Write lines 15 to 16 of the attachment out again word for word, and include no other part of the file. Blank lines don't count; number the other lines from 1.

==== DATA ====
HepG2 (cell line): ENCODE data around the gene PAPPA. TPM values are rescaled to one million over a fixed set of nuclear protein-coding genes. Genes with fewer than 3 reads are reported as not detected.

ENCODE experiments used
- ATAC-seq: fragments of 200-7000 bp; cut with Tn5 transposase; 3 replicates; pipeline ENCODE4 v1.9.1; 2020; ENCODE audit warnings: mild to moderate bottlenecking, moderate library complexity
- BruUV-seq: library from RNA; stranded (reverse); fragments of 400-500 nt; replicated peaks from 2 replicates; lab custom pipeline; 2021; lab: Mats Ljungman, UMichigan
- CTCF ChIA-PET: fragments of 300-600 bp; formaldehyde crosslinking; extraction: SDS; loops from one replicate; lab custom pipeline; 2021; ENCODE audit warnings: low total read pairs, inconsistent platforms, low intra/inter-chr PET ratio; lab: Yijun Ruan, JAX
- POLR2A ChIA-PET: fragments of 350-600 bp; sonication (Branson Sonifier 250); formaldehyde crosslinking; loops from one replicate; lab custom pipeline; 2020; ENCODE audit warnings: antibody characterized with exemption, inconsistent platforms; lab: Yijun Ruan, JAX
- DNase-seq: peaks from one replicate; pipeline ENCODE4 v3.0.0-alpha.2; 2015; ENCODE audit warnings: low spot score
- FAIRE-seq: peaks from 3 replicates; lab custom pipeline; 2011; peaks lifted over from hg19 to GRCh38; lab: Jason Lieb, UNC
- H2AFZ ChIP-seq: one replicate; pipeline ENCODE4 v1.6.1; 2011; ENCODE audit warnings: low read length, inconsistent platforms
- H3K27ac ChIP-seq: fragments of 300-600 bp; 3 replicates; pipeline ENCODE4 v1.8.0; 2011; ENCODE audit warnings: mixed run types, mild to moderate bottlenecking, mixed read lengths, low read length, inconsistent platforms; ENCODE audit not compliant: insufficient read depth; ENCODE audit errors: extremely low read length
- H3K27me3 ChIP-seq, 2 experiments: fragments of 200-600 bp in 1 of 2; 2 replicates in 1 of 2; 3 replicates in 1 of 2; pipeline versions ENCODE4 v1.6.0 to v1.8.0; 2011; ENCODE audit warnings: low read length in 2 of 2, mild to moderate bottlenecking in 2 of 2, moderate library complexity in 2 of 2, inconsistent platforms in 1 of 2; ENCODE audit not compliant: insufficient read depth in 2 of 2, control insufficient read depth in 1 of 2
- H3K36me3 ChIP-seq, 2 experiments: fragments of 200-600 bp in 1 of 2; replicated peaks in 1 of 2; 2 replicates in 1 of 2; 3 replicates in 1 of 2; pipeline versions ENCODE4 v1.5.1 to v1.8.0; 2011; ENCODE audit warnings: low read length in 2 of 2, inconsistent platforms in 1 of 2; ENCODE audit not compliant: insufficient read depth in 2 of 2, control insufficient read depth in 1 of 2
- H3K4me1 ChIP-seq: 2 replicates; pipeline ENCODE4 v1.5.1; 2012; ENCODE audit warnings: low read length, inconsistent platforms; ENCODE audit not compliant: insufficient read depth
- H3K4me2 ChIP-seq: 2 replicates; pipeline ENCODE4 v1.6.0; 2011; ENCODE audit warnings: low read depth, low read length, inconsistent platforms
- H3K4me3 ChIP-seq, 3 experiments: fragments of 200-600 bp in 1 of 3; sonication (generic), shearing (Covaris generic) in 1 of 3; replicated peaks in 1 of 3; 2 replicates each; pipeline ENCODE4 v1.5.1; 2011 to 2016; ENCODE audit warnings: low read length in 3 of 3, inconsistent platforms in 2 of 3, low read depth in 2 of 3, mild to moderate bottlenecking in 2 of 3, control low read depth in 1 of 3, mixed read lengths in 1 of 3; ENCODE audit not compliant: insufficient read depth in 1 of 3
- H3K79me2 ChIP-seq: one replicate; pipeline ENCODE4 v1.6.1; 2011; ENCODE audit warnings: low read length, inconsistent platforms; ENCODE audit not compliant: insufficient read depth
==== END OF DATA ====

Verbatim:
- H3K4me3 ChIP-seq, 3 experiments: fragments of 200-600 bp in 1 of 3; sonication (generic), shearing (Covaris generic) in 1 of 3; replicated peaks in 1 of 3; 2 replicates each; pipeline ENCODE4 v1.5.1; 2011 to 2016; ENCODE audit warnings: low read length in 3 of 3, inconsistent platforms in 2 of 3, low read depth in 2 of 3, mild to moderate bottlenecking in 2 of 3, control low read depth in 1 of 3, mixed read lengths in 1 of 3; ENCODE audit not compliant: insufficient read depth in 1 of 3
- H3K79me2 ChIP-seq: one replicate; pipeline ENCODE4 v1.6.1; 2011; ENCODE audit warnings: low read length, inconsistent platforms; ENCODE audit not compliant: insufficient read depth